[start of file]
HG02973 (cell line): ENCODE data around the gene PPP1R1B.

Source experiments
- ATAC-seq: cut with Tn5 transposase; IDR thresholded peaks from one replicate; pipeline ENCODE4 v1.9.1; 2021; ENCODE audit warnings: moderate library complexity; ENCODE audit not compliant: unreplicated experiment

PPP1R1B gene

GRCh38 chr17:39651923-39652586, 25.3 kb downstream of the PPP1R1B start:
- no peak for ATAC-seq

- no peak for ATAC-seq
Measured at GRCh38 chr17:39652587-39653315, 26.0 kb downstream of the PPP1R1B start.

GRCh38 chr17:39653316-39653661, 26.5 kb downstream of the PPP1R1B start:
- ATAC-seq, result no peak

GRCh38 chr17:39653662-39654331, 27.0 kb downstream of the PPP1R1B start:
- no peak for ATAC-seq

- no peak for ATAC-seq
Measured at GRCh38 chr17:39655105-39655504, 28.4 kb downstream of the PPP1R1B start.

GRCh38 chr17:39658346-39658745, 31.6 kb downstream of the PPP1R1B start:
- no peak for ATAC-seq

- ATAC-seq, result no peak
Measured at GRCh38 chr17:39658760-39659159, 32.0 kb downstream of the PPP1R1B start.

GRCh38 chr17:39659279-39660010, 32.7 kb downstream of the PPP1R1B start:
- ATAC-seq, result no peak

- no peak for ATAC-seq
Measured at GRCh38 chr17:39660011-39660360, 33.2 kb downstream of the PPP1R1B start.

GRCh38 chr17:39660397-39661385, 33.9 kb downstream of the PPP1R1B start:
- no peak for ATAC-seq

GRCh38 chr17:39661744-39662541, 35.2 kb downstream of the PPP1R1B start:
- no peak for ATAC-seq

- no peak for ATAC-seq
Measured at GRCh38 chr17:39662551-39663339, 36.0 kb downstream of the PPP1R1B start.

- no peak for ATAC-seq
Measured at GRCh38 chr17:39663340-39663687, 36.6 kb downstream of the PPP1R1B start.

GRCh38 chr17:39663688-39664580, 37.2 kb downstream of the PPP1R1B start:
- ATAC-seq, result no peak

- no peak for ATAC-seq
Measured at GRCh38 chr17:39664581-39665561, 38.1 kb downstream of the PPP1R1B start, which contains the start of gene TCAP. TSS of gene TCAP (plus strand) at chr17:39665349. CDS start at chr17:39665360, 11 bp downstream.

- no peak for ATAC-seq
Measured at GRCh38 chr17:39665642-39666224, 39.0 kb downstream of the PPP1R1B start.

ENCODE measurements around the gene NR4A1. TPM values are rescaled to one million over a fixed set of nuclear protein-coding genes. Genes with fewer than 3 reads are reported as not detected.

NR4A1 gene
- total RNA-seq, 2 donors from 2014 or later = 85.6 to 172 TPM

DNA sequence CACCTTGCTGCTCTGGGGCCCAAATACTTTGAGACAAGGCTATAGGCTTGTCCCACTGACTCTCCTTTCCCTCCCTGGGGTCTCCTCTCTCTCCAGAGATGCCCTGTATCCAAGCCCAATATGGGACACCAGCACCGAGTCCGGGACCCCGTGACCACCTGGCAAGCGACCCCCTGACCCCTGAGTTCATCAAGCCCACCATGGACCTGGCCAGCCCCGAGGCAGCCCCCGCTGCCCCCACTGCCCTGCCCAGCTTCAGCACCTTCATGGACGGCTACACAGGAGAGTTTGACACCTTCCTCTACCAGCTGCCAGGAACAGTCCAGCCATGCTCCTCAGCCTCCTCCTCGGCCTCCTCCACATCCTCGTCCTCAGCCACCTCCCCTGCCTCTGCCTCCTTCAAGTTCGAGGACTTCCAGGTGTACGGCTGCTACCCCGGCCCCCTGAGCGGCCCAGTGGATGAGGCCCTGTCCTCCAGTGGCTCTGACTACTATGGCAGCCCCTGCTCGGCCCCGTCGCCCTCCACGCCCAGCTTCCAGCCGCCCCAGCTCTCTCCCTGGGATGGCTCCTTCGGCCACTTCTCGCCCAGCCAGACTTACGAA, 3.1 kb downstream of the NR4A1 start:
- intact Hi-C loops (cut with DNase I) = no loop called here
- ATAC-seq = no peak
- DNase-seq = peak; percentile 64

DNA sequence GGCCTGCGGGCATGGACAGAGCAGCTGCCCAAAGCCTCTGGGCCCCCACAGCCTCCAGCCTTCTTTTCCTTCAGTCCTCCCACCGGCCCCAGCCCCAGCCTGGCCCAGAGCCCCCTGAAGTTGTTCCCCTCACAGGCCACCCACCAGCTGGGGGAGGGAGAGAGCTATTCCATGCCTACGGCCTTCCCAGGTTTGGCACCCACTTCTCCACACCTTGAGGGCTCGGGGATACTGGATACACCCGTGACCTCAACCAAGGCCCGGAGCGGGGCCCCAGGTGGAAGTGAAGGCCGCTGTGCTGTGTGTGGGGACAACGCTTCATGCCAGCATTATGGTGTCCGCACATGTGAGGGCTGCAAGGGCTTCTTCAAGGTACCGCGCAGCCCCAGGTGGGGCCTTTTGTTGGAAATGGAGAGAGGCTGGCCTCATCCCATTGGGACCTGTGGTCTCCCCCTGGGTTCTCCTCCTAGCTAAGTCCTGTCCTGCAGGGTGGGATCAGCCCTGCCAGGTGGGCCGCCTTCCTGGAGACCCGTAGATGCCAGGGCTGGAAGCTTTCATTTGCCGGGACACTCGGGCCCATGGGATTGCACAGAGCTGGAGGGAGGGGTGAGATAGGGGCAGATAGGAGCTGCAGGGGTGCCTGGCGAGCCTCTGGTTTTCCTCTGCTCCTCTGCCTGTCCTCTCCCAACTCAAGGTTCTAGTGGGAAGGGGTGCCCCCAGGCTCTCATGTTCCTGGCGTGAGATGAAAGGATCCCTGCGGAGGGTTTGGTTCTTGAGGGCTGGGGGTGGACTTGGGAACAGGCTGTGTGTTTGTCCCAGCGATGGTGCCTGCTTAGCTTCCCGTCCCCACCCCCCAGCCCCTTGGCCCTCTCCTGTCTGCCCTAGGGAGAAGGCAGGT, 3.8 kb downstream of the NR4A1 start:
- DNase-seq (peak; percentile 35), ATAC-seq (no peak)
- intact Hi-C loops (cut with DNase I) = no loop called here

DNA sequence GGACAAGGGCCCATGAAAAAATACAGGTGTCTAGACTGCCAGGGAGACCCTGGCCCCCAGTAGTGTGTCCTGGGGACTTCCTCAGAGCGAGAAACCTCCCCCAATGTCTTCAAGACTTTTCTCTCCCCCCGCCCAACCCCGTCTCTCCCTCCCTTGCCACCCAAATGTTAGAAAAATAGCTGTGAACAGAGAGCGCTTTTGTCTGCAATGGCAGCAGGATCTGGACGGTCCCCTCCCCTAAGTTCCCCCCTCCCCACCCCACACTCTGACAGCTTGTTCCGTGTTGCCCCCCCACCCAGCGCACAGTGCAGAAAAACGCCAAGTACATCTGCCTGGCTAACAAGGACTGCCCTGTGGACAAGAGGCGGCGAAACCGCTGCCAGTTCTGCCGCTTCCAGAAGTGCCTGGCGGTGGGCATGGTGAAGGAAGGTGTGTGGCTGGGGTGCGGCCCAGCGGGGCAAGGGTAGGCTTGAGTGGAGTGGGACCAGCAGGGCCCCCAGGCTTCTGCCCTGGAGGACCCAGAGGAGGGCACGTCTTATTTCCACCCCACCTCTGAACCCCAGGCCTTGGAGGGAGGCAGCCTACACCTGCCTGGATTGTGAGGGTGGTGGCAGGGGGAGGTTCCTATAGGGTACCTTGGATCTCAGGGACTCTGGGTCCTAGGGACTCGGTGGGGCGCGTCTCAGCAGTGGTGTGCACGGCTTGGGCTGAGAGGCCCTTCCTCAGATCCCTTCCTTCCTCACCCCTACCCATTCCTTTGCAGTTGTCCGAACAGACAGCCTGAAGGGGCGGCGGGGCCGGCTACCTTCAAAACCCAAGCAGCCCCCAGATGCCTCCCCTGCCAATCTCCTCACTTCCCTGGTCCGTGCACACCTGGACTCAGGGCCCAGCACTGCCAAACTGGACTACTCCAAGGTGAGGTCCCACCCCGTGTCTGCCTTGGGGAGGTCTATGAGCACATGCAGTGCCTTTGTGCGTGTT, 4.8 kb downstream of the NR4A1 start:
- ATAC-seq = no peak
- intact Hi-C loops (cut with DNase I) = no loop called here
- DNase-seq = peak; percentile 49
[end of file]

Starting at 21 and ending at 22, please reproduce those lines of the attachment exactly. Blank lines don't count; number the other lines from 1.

- no peak for ATAC-seq
Measured at GRCh38 chr17:39660011-39660360, 33.2 kb downstream of the PPP1R1B start.